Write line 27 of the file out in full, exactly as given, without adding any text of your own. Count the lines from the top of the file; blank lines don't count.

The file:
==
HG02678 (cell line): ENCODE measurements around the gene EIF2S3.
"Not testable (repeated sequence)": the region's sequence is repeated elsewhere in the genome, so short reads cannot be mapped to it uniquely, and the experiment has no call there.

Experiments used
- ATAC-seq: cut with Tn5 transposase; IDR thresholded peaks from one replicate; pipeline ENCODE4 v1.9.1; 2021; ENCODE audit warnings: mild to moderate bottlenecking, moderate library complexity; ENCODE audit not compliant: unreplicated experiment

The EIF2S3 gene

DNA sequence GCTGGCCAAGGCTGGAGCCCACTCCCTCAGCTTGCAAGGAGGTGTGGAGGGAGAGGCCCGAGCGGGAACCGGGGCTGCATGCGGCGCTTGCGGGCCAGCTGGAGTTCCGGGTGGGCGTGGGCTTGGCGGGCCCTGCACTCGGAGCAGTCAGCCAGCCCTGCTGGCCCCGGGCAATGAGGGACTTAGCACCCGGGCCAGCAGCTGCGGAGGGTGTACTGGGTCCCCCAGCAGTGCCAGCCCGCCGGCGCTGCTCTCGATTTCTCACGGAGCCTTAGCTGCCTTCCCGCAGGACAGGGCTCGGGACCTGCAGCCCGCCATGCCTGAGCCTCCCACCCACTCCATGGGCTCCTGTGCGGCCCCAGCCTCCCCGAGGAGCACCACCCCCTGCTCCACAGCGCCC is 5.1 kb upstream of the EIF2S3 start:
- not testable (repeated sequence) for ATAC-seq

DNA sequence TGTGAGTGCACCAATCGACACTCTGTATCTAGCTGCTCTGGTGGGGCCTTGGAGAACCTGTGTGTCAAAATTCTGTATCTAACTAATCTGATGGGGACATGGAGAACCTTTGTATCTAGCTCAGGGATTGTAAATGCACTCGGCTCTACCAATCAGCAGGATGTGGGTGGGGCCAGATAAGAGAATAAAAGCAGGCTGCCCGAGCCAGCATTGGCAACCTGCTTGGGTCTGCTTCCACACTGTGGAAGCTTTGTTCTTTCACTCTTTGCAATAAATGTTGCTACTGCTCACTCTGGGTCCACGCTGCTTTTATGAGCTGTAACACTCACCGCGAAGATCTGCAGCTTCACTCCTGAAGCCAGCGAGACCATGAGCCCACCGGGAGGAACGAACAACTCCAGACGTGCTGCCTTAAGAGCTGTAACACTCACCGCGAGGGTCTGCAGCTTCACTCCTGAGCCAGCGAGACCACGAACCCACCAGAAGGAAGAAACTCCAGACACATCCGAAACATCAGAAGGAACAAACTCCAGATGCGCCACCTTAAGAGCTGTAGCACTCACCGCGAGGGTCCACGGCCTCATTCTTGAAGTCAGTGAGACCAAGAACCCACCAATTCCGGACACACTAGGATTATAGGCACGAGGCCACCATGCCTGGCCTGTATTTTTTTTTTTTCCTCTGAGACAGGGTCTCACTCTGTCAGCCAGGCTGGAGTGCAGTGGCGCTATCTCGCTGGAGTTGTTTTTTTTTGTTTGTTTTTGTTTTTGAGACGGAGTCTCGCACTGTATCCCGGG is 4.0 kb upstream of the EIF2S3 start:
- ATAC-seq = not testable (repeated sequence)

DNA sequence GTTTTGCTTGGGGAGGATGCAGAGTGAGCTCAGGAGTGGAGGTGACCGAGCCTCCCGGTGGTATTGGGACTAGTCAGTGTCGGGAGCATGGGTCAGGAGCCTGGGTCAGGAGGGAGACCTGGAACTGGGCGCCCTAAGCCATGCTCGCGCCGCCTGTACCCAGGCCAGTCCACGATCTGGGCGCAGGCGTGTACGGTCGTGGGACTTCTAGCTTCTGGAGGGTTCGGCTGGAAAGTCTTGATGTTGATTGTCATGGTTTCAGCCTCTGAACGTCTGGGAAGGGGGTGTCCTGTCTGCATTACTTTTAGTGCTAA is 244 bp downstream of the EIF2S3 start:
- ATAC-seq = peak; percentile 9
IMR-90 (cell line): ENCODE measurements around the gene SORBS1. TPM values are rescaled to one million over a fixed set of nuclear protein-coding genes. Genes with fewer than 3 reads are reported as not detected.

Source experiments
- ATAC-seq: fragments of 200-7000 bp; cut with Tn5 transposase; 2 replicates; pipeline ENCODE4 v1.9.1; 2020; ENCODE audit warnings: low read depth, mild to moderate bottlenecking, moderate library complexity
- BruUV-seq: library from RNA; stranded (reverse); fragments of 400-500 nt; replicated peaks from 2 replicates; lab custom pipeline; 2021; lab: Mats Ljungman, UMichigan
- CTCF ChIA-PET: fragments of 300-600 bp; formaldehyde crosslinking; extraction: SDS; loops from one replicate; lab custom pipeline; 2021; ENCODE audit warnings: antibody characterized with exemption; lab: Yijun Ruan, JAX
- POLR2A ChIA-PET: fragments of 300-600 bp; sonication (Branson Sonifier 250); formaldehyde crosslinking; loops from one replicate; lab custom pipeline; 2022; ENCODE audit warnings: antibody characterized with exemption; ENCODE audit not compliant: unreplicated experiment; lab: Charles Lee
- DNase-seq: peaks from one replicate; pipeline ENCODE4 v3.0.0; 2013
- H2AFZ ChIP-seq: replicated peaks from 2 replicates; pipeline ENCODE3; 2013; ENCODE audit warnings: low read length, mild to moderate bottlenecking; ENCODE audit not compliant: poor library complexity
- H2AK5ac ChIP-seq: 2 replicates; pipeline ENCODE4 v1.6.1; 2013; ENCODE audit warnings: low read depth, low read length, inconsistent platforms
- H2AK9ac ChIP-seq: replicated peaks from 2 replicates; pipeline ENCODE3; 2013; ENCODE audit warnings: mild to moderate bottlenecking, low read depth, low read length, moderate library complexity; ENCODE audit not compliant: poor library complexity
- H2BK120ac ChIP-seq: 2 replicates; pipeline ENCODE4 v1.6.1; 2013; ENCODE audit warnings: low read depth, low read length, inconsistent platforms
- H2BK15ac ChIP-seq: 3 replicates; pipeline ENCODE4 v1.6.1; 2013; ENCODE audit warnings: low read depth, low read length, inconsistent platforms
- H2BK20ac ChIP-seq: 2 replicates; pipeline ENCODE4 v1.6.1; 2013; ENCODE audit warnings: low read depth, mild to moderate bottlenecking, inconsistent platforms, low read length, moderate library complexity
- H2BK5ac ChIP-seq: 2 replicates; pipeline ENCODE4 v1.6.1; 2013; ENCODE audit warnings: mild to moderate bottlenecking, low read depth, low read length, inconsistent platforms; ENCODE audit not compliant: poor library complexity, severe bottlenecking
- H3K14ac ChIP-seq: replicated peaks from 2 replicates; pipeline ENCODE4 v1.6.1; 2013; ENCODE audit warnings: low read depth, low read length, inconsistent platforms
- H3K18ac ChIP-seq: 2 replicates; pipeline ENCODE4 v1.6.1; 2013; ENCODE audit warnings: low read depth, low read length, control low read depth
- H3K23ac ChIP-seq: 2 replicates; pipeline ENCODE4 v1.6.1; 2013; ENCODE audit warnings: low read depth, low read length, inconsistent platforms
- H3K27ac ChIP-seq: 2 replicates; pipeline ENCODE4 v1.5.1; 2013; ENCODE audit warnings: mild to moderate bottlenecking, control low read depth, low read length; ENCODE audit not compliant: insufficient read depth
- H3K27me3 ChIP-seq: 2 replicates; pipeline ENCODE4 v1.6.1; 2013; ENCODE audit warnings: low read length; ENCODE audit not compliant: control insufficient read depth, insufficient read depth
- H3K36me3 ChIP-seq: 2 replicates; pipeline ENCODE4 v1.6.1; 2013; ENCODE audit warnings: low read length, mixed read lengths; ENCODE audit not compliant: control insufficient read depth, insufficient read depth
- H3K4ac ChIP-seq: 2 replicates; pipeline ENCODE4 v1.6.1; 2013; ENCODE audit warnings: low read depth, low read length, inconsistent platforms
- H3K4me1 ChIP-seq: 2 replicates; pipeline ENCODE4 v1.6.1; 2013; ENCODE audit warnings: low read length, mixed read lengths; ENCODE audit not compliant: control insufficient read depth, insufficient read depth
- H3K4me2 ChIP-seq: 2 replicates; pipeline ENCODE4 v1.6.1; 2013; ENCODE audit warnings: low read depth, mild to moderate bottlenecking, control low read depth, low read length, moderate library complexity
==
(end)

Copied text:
- H3K18ac ChIP-seq: 2 replicates; pipeline ENCODE4 v1.6.1; 2013; ENCODE audit warnings: low read depth, low read length, control low read depth